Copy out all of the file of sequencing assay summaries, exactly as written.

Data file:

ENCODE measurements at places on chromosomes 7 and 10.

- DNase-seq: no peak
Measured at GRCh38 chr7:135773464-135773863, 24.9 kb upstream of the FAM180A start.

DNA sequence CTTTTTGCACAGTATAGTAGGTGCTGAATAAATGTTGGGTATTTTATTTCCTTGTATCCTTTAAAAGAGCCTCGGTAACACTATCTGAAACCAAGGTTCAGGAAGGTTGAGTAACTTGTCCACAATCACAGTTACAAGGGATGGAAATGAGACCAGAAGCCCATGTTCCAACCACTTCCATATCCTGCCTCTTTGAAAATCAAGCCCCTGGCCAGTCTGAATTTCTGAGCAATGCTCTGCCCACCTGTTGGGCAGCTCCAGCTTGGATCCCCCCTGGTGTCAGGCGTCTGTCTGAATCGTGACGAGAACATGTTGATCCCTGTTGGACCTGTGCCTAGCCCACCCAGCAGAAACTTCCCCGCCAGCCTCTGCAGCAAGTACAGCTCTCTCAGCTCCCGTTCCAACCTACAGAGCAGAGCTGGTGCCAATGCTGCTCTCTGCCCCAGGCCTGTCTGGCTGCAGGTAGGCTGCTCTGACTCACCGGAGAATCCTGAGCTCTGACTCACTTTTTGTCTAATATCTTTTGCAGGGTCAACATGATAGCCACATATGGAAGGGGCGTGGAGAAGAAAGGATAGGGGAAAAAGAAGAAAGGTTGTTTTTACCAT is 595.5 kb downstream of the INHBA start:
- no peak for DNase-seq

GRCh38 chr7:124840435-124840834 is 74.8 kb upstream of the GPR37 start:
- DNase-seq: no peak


ENCODE measurements at places on chromosomes 7 and 10.

- DNase-seq: no peak
Measured at GRCh38 chr7:135773464-135773863, 24.9 kb upstream of the FAM180A start.

DNA sequence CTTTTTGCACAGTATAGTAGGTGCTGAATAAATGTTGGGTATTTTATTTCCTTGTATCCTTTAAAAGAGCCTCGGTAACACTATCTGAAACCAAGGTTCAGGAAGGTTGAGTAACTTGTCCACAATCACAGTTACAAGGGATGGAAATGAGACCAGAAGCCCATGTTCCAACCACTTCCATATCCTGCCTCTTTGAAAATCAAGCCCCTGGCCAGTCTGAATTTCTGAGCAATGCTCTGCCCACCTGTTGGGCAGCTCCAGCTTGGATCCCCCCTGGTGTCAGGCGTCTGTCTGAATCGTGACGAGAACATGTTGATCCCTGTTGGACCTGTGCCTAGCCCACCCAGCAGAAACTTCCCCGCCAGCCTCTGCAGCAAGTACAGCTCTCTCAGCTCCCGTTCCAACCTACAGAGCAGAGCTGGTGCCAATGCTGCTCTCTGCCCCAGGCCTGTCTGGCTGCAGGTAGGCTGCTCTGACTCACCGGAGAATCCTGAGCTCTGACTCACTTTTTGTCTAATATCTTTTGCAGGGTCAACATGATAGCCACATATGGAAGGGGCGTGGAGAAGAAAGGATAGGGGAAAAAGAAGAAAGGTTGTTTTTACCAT is 595.5 kb downstream of the INHBA start:
- no peak for DNase-seq

GRCh38 chr7:124840435-124840834 is 74.8 kb upstream of the GPR37 start:
- DNase-seq: no peak